• Vuckovich proclaimed his innocence right to the end, with his defense counsel unsuccessfully attempting to prove that the victim’s husband, Jerry Shea, was the murderer. Vuckovich’s attorneys never had him take the stand, for reasons unknown.
  • Despite the efforts of Vuckovich’s defense and a petition to Governor Joseph M. Dixon with 5,000 signatures from Missoulians, Governor Dixon stated he would not intervene in the proceedings.  The Montana Supreme Court denied Vuckovich’s appeal and request for a re-trial.
  • Public sentiment was strongly against the hanging and thousands of Missoulians gathered outside the stockade before the execution, multiplying throughout the day and into the night. Due to threats, Sheriff Cole took extreme caution by keeping the stockade well guarded inside, outside, and on all the cross streets. Added to the controversial sentencing was the fact that the hanging itself did not go smoothly and Vuckovich died a hard death.

Ironically, the young woman whose testimony helped to hang Vuckovich would find her own husband, William Cates, in the same jail cell awaiting death by hanging thirteen years after the Vuckovich hanging.

I gathered most of this from a short bio of Sheriff Cole:, “GEORGE A. COLE, 30th Missoula County Sheriff. 


Galloping Gertie Gallows, Montana Territorial Prison

These gallows were a special moveable or ‘galloping’ model that could be moved from site to site. The gallows used in the execution of Joe Vuckovich and a number of other people in Missoula were probably stationary, but this photo taken at the territorial prison in Deerlodge MT captures the menace of these machines.

Photo taken from a fascinating blog about unusual prisons, you should check it out:

Out of the blue comes this diary entry:

“Fri. Feb. 17.

Poor old Volchavitch hung at 6:15 in the a.m.

I stamped a little dress over. And Ruth worked on a new cap for me.

In p.m. Ruth bathed & we just got cleaned up when Esther nelson came.  She stayed until about 4:30 then we went down town for our walk & got medicine for me & turpentine for Ruth’s side.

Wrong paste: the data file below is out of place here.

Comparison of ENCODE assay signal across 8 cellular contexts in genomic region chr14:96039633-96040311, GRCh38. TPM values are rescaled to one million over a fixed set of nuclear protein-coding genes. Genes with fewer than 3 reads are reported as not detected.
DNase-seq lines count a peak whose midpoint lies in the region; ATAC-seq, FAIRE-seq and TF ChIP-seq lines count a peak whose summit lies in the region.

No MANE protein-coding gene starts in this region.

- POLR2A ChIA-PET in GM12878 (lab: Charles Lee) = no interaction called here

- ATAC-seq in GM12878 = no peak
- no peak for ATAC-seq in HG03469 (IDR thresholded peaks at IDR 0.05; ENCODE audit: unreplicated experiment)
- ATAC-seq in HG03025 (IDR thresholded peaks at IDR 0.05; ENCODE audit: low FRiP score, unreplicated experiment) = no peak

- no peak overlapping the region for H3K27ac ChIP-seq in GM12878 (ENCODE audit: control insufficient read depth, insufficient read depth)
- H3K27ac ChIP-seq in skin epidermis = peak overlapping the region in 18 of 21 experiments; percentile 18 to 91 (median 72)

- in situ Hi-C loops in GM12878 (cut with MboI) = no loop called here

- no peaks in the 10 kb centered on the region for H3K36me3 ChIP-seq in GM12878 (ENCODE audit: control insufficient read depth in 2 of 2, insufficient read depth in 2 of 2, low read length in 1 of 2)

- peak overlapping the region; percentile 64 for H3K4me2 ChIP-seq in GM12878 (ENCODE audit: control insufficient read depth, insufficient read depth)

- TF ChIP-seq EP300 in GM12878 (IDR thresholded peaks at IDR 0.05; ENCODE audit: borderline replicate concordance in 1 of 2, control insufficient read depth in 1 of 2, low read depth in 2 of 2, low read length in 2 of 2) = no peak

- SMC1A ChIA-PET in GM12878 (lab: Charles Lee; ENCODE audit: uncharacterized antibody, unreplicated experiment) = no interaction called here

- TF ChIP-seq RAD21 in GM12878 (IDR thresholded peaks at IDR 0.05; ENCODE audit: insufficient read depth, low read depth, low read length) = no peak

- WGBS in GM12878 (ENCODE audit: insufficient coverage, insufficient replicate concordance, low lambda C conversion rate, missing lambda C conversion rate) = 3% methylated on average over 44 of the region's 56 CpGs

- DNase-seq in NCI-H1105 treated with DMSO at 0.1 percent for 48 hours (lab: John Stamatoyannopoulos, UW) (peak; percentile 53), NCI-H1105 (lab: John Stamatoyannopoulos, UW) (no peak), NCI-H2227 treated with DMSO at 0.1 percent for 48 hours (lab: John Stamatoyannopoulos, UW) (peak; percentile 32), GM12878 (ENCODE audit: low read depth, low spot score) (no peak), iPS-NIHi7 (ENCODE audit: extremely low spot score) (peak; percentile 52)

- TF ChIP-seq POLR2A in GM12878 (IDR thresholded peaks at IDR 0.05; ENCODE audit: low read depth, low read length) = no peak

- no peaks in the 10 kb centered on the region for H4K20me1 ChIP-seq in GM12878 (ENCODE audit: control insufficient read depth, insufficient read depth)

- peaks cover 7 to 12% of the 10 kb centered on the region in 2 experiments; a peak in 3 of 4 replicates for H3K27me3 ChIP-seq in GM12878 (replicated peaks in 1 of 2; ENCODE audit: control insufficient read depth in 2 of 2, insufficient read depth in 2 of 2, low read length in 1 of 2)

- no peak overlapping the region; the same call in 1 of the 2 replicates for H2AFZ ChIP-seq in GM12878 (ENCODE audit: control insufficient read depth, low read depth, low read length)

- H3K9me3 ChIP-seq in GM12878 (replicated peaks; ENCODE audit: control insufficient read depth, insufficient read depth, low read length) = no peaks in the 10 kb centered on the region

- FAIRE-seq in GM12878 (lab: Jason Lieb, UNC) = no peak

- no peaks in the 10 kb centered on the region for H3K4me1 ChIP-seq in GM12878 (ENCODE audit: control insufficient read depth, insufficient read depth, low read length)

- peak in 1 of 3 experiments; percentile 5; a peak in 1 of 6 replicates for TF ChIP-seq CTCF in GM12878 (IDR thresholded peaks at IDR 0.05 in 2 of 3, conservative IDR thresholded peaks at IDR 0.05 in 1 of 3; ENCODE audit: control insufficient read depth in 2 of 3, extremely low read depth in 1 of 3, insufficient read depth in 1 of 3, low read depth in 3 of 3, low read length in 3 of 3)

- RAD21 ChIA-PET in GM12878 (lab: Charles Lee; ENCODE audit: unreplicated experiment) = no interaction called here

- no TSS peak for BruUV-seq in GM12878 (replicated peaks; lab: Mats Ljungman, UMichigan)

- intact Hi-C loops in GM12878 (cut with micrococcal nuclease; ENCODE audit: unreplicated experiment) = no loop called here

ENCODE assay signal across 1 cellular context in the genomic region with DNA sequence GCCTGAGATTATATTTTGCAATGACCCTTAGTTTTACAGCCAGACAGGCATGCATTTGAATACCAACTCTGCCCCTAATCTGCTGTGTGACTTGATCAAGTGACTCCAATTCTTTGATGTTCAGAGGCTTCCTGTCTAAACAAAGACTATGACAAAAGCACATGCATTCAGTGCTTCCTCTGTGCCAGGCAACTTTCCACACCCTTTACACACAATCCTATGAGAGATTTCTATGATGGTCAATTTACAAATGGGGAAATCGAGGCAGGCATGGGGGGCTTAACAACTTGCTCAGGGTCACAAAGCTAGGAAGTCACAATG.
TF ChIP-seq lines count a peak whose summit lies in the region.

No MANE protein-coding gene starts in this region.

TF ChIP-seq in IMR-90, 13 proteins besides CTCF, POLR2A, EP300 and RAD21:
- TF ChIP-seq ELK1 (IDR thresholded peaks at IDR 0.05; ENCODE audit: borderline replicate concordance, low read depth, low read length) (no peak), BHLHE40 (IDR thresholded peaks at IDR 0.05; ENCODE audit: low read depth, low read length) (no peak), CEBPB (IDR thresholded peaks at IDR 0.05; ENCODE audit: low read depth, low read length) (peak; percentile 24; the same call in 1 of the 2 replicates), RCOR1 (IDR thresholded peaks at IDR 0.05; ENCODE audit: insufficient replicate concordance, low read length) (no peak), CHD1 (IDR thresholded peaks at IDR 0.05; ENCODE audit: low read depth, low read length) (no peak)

Nice warm day.  Snowed a little.”

It may have been modern 1922 with streetcars, movie theatres, and department stores — but this is a shade of the wild west I find chilling, as is our pregnant young diarist’s matter-of-fact description.

Who was poor old Volchavitch, and why did they hang him?  My first step was, of course to search the internet…first, his name was really Joe Vuckovich.  The historic records agree with our diarist; he was hanged on what became a nice warm day, Feb. 17.  Though I doubt it was very warm on those gallows in the pre-dawn blackness of the old jail yard in Montana winter.

Over the next few days our diarist is bored, and chilly.   The old rental house is so dang cold that houseplants froze up and died.  She and Mama are thrilled when Ruth, who I think is the diarist’s sister, comes to Missoula for a visit.

The women take lots of walks thru downtown Missoula, and take in silent flicks like a western called ‘Bar Nothin’  (nothin’ available about that movie on-line, sadly).

Then Ruth gets a nasty stomach-ache…

“Mon. Feb. 6.                                                                         1922

Mama & Ruth sent down to the Dr. to see about Ruths side & Mama came back pretty blue.  Dr. Thornton thot she had cronic appendicitis.

Ruth & I went down town in P.m. as Ruth had to go to the Dr. again & be exam. By the other Thornton. ”

But Ruth continues to putter around the house, go for walks with her sister, and eat dinner at friends’ houses.  Her doctors do not recommend surgery at all; but today, it would be required — for acute appendicitis, anyway.

Here’s why folks avoided surgery in the 1920s: Your chances of dying during or after an operation were high, up to 50%!  If the anaesthesia (chloroform, ether, and nitrous oxide) didn’t get you, the surgery itself or nasty post-operative infections would. After all, this was only a couple generations after field surgeries of the Civil War (chloroform if you were lucky, something to bite on if you weren’t, you got tied down with leather straps and then they dug out the bullets or sawed off your limbs).

Can you blame Ruth for avoiding the hospital?